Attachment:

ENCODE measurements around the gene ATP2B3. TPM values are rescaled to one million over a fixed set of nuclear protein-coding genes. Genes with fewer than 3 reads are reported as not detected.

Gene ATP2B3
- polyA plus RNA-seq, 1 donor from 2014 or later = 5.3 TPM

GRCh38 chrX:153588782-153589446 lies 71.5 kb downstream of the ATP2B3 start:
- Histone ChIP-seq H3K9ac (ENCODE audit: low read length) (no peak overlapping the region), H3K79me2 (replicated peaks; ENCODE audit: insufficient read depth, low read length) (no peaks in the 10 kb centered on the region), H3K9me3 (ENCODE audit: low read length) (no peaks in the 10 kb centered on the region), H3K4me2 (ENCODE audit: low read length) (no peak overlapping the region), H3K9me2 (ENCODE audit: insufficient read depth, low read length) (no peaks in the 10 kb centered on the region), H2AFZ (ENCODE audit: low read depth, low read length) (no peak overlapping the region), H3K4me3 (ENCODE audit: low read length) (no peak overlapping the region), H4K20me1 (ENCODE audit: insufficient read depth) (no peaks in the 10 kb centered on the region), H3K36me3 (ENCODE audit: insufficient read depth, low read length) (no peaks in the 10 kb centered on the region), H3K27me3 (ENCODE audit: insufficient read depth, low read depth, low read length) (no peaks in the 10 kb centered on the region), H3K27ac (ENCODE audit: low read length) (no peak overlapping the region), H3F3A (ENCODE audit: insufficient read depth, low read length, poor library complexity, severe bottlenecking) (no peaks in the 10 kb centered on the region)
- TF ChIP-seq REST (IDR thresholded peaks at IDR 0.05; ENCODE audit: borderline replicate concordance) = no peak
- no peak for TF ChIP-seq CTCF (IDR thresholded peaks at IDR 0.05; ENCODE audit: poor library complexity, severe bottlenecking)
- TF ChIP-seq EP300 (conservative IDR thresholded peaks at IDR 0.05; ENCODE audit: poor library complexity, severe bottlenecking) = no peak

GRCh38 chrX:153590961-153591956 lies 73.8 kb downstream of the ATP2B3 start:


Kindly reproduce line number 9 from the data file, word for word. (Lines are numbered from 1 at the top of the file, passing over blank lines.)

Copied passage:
GRCh38 chrX:153590961-153591956 lies 73.8 kb downstream of the ATP2B3 start: